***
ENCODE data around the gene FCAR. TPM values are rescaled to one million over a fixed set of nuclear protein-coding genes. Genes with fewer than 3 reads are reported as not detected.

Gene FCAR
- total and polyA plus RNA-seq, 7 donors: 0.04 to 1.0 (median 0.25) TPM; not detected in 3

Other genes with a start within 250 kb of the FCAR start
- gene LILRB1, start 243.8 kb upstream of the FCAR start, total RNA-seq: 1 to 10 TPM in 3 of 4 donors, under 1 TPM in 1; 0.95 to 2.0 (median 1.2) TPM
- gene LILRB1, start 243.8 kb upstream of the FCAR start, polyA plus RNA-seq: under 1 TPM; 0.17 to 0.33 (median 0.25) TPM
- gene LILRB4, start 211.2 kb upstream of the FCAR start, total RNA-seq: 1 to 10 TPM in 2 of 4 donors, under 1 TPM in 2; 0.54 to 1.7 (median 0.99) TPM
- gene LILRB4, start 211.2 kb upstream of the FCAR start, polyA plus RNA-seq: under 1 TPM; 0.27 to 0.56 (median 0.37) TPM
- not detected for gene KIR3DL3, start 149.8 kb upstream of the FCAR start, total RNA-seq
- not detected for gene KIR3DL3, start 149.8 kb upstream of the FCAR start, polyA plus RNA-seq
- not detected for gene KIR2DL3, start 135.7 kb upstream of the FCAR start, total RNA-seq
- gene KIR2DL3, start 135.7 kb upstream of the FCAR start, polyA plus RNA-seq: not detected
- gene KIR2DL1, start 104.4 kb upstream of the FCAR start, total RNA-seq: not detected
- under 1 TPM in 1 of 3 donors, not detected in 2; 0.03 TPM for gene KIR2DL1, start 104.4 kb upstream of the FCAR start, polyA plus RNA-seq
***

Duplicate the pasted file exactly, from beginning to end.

ENCODE data around the gene FCAR. TPM values are rescaled to one million over a fixed set of nuclear protein-coding genes. Genes with fewer than 3 reads are reported as not detected.

Gene FCAR
- total and polyA plus RNA-seq, 7 donors: 0.04 to 1.0 (median 0.25) TPM; not detected in 3

Other genes with a start within 250 kb of the FCAR start
- gene LILRB1, start 243.8 kb upstream of the FCAR start, total RNA-seq: 1 to 10 TPM in 3 of 4 donors, under 1 TPM in 1; 0.95 to 2.0 (median 1.2) TPM
- gene LILRB1, start 243.8 kb upstream of the FCAR start, polyA plus RNA-seq: under 1 TPM; 0.17 to 0.33 (median 0.25) TPM
- gene LILRB4, start 211.2 kb upstream of the FCAR start, total RNA-seq: 1 to 10 TPM in 2 of 4 donors, under 1 TPM in 2; 0.54 to 1.7 (median 0.99) TPM
- gene LILRB4, start 211.2 kb upstream of the FCAR start, polyA plus RNA-seq: under 1 TPM; 0.27 to 0.56 (median 0.37) TPM
- not detected for gene KIR3DL3, start 149.8 kb upstream of the FCAR start, total RNA-seq
- not detected for gene KIR3DL3, start 149.8 kb upstream of the FCAR start, polyA plus RNA-seq
- not detected for gene KIR2DL3, start 135.7 kb upstream of the FCAR start, total RNA-seq
- gene KIR2DL3, start 135.7 kb upstream of the FCAR start, polyA plus RNA-seq: not detected
- gene KIR2DL1, start 104.4 kb upstream of the FCAR start, total RNA-seq: not detected
- under 1 TPM in 1 of 3 donors, not detected in 2; 0.03 TPM for gene KIR2DL1, start 104.4 kb upstream of the FCAR start, polyA plus RNA-seq